Understanding Pathways to Adolescent Pregnancy in Southeast Asia

Adolescent pregnancy is a major public health and gender priority. Over one million girls in Southeast Asia commence childbearing during adolescence every year, and complications of pregnancy and childbirth remain a leading cause of death of girls aged 15-19 years in this region.

While adolescent birth rates have been declining globally, they have increased in Southeast Asia in the past two decades. The adolescent birth rate in Southeast Asia is now higher than that of South Asia (47 v 35 births per 1000 girls aged 15-19 years).

There is a paucity of qualitative research that attempts to elucidate the drivers of adolescent pregnancy in Southeast Asia, particularly in the context of increasing fertility rates. While household surveys provide useful information on the associations between adolescent pregnancy and potential drivers (such as poverty, low levels of education and early marriage), questions remain about the nature of these relationship, particularly from the perspective of adolescent girls.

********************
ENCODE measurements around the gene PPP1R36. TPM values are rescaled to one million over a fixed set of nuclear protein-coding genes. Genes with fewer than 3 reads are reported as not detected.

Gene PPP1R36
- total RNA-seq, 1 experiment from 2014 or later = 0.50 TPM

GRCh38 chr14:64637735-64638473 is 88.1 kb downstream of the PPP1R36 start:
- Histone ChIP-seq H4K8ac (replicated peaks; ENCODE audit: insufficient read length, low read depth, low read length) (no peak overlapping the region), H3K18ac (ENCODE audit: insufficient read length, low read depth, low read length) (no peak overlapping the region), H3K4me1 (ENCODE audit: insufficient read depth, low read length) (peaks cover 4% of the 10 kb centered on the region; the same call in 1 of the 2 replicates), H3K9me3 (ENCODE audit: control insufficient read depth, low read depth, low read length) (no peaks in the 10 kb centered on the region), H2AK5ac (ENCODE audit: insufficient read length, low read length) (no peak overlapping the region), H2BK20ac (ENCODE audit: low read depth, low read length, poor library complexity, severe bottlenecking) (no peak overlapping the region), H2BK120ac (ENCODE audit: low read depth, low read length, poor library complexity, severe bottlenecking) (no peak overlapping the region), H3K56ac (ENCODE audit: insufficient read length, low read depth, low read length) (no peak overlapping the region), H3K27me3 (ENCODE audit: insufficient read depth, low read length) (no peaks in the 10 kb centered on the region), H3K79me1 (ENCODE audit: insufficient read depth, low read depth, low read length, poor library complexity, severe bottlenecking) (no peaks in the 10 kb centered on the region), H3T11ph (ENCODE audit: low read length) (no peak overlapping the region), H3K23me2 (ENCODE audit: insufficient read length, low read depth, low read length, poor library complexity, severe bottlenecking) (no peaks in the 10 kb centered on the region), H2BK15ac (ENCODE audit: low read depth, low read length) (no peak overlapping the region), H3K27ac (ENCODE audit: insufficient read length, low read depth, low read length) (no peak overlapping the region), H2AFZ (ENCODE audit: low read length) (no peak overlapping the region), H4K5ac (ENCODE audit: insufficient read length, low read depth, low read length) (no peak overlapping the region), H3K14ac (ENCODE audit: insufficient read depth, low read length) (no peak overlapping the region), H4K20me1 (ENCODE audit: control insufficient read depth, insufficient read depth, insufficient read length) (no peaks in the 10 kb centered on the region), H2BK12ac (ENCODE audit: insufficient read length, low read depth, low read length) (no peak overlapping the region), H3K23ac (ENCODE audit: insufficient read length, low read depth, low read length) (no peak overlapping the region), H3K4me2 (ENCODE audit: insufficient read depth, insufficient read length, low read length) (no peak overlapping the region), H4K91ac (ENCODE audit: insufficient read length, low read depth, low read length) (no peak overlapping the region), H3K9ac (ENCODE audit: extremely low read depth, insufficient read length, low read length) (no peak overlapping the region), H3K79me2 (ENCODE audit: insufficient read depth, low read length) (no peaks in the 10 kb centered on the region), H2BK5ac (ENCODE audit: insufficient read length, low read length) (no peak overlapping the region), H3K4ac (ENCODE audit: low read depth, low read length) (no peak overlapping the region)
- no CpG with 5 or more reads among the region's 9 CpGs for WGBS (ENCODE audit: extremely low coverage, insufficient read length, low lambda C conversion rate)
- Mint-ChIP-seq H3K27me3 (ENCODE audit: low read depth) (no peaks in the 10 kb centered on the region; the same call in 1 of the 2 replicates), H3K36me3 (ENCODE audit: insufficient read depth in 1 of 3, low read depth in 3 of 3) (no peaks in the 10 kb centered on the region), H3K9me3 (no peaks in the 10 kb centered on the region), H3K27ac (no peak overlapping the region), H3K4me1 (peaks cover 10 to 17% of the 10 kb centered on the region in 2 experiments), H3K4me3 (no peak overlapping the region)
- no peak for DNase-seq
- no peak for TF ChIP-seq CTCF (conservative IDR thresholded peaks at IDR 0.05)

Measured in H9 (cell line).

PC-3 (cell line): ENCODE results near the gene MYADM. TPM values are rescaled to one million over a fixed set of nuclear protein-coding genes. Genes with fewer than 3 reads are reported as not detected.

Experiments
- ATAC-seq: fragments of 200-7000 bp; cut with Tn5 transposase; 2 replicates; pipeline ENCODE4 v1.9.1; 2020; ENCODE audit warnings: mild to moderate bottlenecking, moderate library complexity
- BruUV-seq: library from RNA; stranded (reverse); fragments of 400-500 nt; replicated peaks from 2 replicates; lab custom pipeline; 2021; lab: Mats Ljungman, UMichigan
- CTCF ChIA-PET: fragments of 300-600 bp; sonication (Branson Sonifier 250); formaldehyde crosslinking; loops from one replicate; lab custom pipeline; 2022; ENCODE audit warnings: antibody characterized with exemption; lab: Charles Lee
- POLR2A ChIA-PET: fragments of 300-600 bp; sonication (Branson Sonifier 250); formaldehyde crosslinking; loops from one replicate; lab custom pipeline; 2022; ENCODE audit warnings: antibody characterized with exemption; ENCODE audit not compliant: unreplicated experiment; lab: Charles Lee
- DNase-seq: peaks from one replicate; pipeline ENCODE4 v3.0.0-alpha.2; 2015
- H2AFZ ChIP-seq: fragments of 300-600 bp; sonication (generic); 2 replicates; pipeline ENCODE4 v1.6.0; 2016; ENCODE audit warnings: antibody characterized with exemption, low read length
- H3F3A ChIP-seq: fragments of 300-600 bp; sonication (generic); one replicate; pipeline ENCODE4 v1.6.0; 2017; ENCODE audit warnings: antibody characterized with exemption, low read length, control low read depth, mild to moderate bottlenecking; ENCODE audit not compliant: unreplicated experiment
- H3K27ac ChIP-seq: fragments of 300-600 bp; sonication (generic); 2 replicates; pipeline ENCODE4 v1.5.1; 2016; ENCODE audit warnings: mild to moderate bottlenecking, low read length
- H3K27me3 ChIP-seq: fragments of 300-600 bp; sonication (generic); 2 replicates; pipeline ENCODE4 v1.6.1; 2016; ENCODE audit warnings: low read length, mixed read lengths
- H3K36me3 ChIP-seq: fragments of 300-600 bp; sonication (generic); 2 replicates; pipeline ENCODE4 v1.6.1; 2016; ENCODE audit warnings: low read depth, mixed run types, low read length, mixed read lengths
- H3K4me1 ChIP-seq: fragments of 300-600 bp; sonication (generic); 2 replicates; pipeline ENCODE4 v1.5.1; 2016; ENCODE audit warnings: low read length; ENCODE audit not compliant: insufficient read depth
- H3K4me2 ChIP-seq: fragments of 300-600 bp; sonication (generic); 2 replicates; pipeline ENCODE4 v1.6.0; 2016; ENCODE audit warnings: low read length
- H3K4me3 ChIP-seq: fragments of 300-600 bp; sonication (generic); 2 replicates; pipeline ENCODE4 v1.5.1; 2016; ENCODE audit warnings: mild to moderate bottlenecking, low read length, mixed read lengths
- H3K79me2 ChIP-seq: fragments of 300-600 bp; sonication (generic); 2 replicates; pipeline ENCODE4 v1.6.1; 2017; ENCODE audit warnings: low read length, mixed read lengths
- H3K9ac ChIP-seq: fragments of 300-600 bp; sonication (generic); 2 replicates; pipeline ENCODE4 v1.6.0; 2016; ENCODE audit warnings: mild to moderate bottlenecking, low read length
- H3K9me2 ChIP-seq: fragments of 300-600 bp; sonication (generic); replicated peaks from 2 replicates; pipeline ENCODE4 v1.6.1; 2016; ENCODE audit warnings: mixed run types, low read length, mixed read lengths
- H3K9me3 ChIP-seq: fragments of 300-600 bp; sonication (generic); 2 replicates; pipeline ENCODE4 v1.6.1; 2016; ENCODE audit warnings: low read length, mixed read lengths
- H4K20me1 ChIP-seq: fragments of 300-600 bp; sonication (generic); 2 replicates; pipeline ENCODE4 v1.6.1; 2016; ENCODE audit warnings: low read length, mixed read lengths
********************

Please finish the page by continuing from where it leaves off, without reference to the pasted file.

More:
The aim of this project is to improve understanding of the drivers and pathways to adolescent pregnancy in Southeast Asia.

This multi-country qualitative study is being conducted with adolescent girls in Indonesia, Lao PDR, Malaysia and Cambodia, using participatory methods to explore pathways to pregnancy and co-develop recommendations for policy and programs.




UNFPA Asia Pacific Regional Office UNICEF East Asia and Pacific Regional Office Indochina Research Cambodia Empatika Indonesia Indochina Research Laos Federation of Reproductive Health Association Malaysia


UNFPA Asia Pacific Regional Office UNICEF East Asia and Pacific Regional Office

Contact Details

For any general enquiries relating to this project, please contact:

Doctor Julie Hennegan

Research Fellow